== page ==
Recollections of John Pounds: Let’s give John Pounds a Gift by Reverend Henry Hawkes
One bitterly cold night in December, an esteemed member of my Flock, Mr Frank Faulkner, called upon me. He had driven the Rocket from London to Portsmouth that day, in the face of cutting sleet; but he came in with a countenance and manner so full of generous interest, that there was no appearance of weariness or fatigue.
He said, as he sat down by the fire: “I’ve been thinking a good deal of late – about that good old man, the old cobbler in St. Mary’s Street; with his crowd of little scholars about him; working all the while at his trade for his own poor living; doing so much good, in such a quiet way, among his poor neighbours; so persevering, in that poor little bit of a shed of his; never tiring in his labours for others; and so little noticed, to cheer him.
Scarcely any body seems to take much notice of him. I’ve been thinking, we ought to do something, to let the good old man know, how much we esteem and admire his self-devoting labours for others’ good.
“I agree with you;” I said. “This can easily be done. What do you recommend?”
Mr. Faulkner replied: “I’ve been thinking, it would be a pleasant thing to present him with some testimonial of our sympathy and esteem for his unremitting labours; – so long continued; – going on so admirably in his humble works of goodness and benevolence; – with no show – or pretence; for so many years; always the same; as full of alacrity now – as ever!
In his old age; – more than seventy, – I’m told.” “He is.” “It would cheer his old heart, – to receive such a proof, that friends feel with him, and esteem, and admire – his disinterested perseverance for others’ good.”
“I heartily agree with you. What do you think would be the most suitable to present to him?”
“Oh, nothing very expensive; – simply – a mark of our esteem and friendly regard. I’ve been thinking,” he said, with a look and tone of pleasantry, mingled with deep feeling and admiration; – and he paused: – as if silently dwelling on some pleasant thought. And he began again: gently, and hesitatingly; seemingly – as much in his own thoughts, as in external utterance:
“I’ve been thinking, – as he works – by – the awl;” – and his eye sparkled with pleasantry; – “if we were to present him – with” – and he hesitated a little, – and looked at me – rather inquiringly; – and then said, as if with renewed impulse of delight: – “A silver awl! – I was thinking of.” – He said this with a look – and emphasis – of pleased imagination.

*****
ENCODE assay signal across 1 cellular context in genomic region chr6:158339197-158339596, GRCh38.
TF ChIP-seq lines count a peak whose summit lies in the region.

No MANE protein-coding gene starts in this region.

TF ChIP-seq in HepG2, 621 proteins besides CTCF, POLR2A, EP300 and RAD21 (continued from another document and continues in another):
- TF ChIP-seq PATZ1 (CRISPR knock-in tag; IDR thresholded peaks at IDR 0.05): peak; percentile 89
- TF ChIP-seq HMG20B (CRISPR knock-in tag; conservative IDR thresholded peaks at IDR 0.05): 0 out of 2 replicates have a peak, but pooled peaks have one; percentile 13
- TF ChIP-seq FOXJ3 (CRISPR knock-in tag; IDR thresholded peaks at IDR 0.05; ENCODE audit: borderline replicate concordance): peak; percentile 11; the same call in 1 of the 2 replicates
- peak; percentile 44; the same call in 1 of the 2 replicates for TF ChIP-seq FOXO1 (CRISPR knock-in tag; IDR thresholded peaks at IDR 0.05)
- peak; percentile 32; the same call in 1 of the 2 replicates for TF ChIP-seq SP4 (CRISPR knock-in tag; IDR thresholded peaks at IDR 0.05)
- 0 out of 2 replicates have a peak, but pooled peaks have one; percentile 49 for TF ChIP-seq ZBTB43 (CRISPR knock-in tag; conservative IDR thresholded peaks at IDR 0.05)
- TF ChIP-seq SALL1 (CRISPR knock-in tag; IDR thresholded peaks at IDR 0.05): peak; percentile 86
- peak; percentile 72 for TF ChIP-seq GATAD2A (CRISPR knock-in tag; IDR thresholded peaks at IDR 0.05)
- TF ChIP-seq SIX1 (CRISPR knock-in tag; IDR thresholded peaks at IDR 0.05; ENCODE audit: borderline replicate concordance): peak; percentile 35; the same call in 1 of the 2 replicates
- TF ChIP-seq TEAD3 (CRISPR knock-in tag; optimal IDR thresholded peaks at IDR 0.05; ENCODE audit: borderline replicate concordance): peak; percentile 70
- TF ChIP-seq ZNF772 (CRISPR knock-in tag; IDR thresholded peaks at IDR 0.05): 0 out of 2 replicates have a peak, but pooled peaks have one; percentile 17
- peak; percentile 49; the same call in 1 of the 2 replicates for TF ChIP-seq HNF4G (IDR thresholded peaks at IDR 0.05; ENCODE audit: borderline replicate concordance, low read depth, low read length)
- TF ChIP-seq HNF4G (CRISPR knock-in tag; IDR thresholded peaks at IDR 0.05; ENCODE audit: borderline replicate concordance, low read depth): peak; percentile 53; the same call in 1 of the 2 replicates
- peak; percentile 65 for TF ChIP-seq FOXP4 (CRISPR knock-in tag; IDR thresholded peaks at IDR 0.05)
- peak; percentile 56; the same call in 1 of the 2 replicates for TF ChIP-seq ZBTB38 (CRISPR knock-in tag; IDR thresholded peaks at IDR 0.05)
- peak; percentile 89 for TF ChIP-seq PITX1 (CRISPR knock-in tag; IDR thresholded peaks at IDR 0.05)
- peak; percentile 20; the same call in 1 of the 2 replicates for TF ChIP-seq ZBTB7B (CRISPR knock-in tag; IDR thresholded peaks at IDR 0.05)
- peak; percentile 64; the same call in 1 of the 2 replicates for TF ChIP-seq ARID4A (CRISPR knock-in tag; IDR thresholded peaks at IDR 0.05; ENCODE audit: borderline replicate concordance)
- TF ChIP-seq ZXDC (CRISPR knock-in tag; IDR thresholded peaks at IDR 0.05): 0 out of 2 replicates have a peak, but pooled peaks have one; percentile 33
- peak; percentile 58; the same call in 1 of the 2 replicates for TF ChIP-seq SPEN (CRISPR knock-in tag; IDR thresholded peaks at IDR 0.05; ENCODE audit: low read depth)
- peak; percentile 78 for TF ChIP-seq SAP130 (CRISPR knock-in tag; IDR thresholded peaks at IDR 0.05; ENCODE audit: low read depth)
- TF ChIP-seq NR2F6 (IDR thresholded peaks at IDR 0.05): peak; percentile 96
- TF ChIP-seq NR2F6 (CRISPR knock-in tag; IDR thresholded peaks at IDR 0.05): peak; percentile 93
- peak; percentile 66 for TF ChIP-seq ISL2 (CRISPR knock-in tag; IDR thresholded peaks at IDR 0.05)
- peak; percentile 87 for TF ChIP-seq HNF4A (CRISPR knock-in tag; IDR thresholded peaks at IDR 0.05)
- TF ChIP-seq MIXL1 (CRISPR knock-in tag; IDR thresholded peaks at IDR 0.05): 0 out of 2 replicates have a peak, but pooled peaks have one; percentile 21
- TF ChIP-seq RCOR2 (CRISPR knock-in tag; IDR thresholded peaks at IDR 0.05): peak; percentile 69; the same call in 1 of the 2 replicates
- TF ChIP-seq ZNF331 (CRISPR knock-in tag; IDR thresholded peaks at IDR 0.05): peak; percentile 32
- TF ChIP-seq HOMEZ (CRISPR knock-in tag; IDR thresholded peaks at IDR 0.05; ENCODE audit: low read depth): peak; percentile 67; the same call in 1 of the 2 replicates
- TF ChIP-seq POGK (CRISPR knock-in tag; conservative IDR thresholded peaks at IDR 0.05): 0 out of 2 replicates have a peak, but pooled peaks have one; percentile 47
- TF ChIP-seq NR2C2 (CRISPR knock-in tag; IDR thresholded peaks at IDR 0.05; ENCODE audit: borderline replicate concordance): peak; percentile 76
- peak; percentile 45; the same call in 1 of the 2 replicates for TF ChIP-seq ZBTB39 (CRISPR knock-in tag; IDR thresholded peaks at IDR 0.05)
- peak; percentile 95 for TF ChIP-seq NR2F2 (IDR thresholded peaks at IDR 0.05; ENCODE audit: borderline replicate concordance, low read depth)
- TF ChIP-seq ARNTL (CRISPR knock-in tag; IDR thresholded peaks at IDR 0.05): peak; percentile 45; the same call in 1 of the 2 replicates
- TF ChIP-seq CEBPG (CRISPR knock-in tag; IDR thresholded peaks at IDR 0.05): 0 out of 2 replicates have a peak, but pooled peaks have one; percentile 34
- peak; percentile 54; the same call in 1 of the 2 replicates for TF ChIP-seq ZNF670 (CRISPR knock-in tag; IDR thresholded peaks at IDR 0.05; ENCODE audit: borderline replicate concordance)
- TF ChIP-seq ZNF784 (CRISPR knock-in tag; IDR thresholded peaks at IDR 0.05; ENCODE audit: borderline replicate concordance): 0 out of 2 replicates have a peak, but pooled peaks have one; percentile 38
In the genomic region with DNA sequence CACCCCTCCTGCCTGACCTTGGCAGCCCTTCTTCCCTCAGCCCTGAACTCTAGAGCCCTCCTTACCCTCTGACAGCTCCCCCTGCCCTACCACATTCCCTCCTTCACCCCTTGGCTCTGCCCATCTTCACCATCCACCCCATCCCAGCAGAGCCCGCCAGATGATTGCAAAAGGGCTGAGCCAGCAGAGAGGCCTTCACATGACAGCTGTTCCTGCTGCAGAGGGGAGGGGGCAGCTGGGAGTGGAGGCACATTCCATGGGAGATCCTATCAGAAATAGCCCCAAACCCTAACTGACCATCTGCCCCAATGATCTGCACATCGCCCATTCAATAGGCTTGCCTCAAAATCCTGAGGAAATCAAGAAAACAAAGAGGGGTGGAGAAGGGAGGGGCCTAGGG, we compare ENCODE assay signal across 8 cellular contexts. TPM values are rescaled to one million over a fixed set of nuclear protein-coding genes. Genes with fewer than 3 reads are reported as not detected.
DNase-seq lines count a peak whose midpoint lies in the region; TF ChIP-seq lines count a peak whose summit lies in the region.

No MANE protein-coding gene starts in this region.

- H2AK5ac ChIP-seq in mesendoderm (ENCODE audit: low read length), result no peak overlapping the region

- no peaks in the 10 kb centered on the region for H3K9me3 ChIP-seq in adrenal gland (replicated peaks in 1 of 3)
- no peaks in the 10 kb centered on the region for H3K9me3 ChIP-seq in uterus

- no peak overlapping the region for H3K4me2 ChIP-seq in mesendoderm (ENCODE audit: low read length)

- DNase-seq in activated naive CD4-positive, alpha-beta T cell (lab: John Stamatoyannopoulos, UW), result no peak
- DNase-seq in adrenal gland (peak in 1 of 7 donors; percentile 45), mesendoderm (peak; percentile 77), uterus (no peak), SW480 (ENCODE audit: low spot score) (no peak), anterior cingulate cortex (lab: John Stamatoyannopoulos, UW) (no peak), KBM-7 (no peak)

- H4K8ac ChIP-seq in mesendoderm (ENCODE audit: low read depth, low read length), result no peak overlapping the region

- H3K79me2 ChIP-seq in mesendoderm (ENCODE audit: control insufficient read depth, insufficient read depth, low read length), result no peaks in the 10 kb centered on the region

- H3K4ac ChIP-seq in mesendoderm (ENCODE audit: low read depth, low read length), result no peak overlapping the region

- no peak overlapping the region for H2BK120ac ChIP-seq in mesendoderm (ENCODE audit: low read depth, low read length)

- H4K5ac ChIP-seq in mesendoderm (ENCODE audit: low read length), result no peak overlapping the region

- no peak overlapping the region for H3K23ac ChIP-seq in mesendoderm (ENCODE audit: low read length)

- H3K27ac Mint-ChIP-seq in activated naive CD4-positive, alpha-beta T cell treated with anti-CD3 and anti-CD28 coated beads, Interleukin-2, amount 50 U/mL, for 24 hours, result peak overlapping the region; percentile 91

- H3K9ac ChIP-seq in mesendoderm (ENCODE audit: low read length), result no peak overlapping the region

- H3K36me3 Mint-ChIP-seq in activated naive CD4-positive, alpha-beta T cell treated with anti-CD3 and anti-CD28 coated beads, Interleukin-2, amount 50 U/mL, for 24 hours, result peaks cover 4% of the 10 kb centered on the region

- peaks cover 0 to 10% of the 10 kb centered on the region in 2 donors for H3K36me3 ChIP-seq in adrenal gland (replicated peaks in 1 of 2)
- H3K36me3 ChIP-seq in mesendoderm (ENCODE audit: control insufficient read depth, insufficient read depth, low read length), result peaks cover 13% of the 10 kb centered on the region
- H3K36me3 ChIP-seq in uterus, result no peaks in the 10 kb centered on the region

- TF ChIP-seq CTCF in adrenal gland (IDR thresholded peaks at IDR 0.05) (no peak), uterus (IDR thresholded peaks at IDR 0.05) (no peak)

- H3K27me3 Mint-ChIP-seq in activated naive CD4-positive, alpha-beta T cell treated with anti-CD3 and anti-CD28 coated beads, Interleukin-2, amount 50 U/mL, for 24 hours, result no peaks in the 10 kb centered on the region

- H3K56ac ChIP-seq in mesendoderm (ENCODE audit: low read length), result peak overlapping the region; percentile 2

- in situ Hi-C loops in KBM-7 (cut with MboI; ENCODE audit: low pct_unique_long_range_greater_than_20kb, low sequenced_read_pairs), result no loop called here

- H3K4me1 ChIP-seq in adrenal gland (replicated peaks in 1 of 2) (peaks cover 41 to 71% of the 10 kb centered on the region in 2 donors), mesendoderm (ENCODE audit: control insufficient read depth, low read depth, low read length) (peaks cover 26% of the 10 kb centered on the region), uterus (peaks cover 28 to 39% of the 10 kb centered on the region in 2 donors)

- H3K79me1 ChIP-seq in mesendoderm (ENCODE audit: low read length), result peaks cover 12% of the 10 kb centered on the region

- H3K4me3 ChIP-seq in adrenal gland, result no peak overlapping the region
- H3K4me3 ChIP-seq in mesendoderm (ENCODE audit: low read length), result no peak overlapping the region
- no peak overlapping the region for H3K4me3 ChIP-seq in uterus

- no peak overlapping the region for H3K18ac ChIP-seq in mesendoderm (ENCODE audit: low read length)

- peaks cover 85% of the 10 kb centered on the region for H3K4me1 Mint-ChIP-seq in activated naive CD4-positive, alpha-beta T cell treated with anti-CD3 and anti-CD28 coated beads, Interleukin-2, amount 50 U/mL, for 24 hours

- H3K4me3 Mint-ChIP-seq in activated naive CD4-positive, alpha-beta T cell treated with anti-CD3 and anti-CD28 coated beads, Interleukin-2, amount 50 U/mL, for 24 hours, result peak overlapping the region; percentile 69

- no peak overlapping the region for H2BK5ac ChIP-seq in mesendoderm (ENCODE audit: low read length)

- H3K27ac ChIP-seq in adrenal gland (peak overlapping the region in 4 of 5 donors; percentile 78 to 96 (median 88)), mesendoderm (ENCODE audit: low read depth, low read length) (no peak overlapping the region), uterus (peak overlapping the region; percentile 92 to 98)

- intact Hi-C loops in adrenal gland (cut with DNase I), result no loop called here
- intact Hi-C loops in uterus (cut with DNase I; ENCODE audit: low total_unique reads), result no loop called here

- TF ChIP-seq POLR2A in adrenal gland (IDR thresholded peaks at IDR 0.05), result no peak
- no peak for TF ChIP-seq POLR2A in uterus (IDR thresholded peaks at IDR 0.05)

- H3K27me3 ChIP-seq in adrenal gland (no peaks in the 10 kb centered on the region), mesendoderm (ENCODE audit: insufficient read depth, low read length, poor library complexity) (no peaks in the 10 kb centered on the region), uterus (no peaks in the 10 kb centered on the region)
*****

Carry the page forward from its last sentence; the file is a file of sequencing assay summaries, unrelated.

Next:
I hesitated. “Would that be in character? Do you think he would value it?”
“Oh yes! – as an expression of our regard and esteem,”
“But don’t you think – something solidly useful – would be more in character; and would be more valued by him? You know, he is a plain, practical man, – in all he says, and does; – with no show; – so thoroughly devoted, all through life, to the solidly useful; – altogether averse to any thing like superficial show. Would he value what he could make no use of?”
Still, our friend, while admitting somewhat the reasonableness of this, had evidently made up his mind – to “ the silver awl!”
I could not see any probability of John Pounds valuing it; except as an expression of our friendly esteem. “But this, you know, we might as fully express, and as pleasantly, by giving him something that might be substantially useful to him; and which would add to his daily happiness.”
“Well, what do you recommend?” Mr. Faulkner at length asked; but evidently clinging to his favourite idea – “the silver awl!”
“Don’t you think, a nice quarto Bible – would be better? – with nice large print, and clear white paper; – to suit his old eyes? And you could have it handsomely bound as you please.”
Mr. Faulkner admitted this would be a suitable present, – and acceptable to the good old man, and would be very highly valued by him. Still, he confessed, he rather clung to the idea – of – “the silver awl! – as – so in character with the old man’s trade, that he lived by; – and – so beautiful a work of art, – as we would have it!” – he said with a spring in his voice, and a look of enthusiasm;…
…“for him to look at; – as a testimonial of our sympathy and admiration! – It would be something for his relatives to treasure up in memory of him, – after he was gone to his reward; – a sort of heir-loom – in the family; – a perpetual reminder for them, how much their good old relative was esteemed by us!”
“Well; – let us take time,” I said; “and think about it.”
And so – we parted – that night; – both agreeing, to give it further consideration; and both agreed, that it was very desirable, to present him with something.
The next Sunday evening, Mr. Faulkner waited for me at the Chapel door, after worship, and, as I was coming out, – he said with a pleasant smile, and a hearty shake of the hand: “I’ve been thinking of what you said, the other night, about the nice quarto Bible, with the nice large print, and the clear white paper; – so pleasant for the good old man’s eyes! – And I think you were right. I quite agree with you, that this would be the best to present to him.”
So we agreed upon it; and began at once to mention it to friends who were standing about the Chapel door. All were pleased with the idea as soon as they heard of it; and contributions began to come readily in. We did not attempt to urge it forward, nor did we wish to hasten it to completion; we rather left it to work its own quiet way, as friend mentioned it to friend, the interest kindling from one to another.
And we suggested the desirability of the contributions being small; that the larger number might have the pleasure of joining in the testimonial; and, especially, that his poorer neighbours might have the privilege of giving their halfpennies and pennies, if they wished to contribute to this pleasant mark of esteem for their dear old Friend, and never-tiring Benefactor!